Tell It to the Marines
By Mike Bennighof, Ph.D.
January 2016

The Royal Marines, Britain's “sea soldiers,” trace their heritage back to the formation of the "Admiral's Regiment" in 1664, though soldiers had served aboard ships well before then. The Marines made their mark during the siege of Gibraltar in 1704, first in the assault on The Rock, then in defending it from counter-attack. For the next two centuries they enforced discipline on Royal Navy ships, earning a reputation for blind obedience and stupidity (“tell it to the Marines” is how old sailors scoff at improbable tales only an idiot would believe). They officially became “Royal Marines” in 1802.

By the time of the First World War, Royal Marines served one main turret aboard each of the fleet's battleships and battle cruisers, as well as providing detachments to every warship of destroyer size and above. On land, the Marines formed a brigade which fought at Antwerp in 1914 and later at Gallipoli and again on the Western front as part of the 63rd Royal Naval Division.

Royal Marines compiled a good war record, but after the war, they took part in some of the British government’s dirtiest actions. The 8th Battalion, Royal Marine Light Infantry, was sent to man coastal watch stations around Ireland to watch for gun runners. These became a favorite target of Irish nationalists, and a number of platoon-sized detachments were overrun amid fierce fighting, in which the Royal Marine garrisons uniformly fought to the last man (or were not given the opportunity to surrender, as is often the case in “last man” tales). The 6th Battalion, RMLI, went to northern Russia and fought against Red Finn units before mutiny broke out; there has been no 6th Battalion since. The 9th through 13th Battalions were formed in 1921 as strike breakers and employed against British coal miners.

Unhappy warriors. Royal Marines and sailors in North Russia, 1919.


When the Second World War began, the Royal Marines had about 13,000 men including reservists. With many responsibilities for shipboard detachments, base defense and other tasks, they did not begin to form large units until the end of 1939. In December the Royal Marine Brigade officially took control of three battalions, but none of these were near full strength and one of them had only its cadre of officers and NCOs until April 1940. A fourth battalion, also with only a cadre, was added in January 1940 and also was not fully manned until April. Each battalion continued to induct reservists and new recruits, and by summer was conducting amphibious exercises.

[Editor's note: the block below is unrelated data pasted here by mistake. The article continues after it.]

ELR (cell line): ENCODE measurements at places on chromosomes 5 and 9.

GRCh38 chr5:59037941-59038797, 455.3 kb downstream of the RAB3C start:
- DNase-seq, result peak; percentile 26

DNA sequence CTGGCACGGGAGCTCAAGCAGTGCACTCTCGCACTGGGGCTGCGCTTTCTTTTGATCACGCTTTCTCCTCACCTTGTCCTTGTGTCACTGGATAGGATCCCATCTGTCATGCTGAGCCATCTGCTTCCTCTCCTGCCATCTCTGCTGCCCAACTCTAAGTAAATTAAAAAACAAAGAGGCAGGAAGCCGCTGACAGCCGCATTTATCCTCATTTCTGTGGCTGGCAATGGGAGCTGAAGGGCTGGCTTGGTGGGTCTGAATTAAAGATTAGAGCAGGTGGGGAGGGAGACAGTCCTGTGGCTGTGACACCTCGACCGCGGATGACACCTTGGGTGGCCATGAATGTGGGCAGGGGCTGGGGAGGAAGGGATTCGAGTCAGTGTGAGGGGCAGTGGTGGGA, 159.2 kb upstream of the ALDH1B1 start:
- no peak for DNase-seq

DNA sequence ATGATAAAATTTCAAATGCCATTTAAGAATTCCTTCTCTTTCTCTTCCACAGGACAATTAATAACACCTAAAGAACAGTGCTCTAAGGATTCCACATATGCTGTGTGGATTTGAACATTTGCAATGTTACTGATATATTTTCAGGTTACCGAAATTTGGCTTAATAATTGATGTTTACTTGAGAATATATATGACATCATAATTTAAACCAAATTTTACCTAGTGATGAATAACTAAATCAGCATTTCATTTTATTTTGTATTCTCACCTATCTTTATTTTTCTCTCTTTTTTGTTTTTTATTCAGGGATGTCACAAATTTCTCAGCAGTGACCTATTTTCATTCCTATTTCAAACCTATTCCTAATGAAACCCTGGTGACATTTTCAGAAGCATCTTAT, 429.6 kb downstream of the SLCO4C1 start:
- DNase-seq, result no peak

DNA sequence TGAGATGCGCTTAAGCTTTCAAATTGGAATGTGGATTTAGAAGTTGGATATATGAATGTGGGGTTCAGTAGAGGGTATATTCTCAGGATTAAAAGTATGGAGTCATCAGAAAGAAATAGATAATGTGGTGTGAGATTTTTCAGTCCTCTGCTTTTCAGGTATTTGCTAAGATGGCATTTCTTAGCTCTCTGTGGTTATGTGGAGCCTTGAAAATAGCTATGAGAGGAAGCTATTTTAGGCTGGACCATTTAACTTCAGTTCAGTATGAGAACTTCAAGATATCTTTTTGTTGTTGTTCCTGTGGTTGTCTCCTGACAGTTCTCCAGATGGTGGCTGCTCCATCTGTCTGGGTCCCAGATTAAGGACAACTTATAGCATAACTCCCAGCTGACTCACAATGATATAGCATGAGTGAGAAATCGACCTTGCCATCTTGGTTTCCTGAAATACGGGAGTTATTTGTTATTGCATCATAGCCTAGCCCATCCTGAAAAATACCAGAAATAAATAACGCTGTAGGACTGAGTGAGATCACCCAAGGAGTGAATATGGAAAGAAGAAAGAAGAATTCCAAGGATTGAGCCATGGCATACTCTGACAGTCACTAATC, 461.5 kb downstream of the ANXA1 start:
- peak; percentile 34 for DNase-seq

In May the brigade split into the 101 and 102 Royal Marine Brigades (following Royal Marine tradition, they were never referred to as “One hundred and first” and “One hundred and second” but rather as “One-Zero-One” and “One-Zero-Two”). In June, though 101 Brigade was not fully trained and 102 Brigade had not even organized its headquarters, both were placed on six-hour alert for dispatch to Ireland to counter a German landing there or to the Azores or Cape Verde Islands should Britain choose to seize either of these Portuguese territories.

In July 101 Brigade was declared ready for operations and assigned to the Army’s 55th Division for coast defense duties west of Plymouth. In August the brigade, now at a strength of three battalions, finally went into action, landing at the French port of Dakar in Senegal. In October they returned to the U.K. and went to Scotland, where they began a series of amphibious exercises that lasted into 1942. Two of 102 Brigade’s battalions and part of its headquarters went to Dakar as well, only returning in February 1941 to train alongside 101 Brigade.

The Royal Marine Division officially began forming in August 1940, but the staff remained confined to Maj. Gen. Bob Sturgess, his personal aide and a single clerk until 102 Brigade returned from Africa. The division was to be organized on the same lines as an Army division, with three infantry brigades, an artillery brigade and engineer and machinegun battalions plus a unique “Mobile” battalion of motorcyclists. The War Office authorized formation of 103 Brigade at the same time as the division, but it never gained full strength as its recruits were constantly drawn off to provide personnel for the Royal Marines’ naval base defense forces.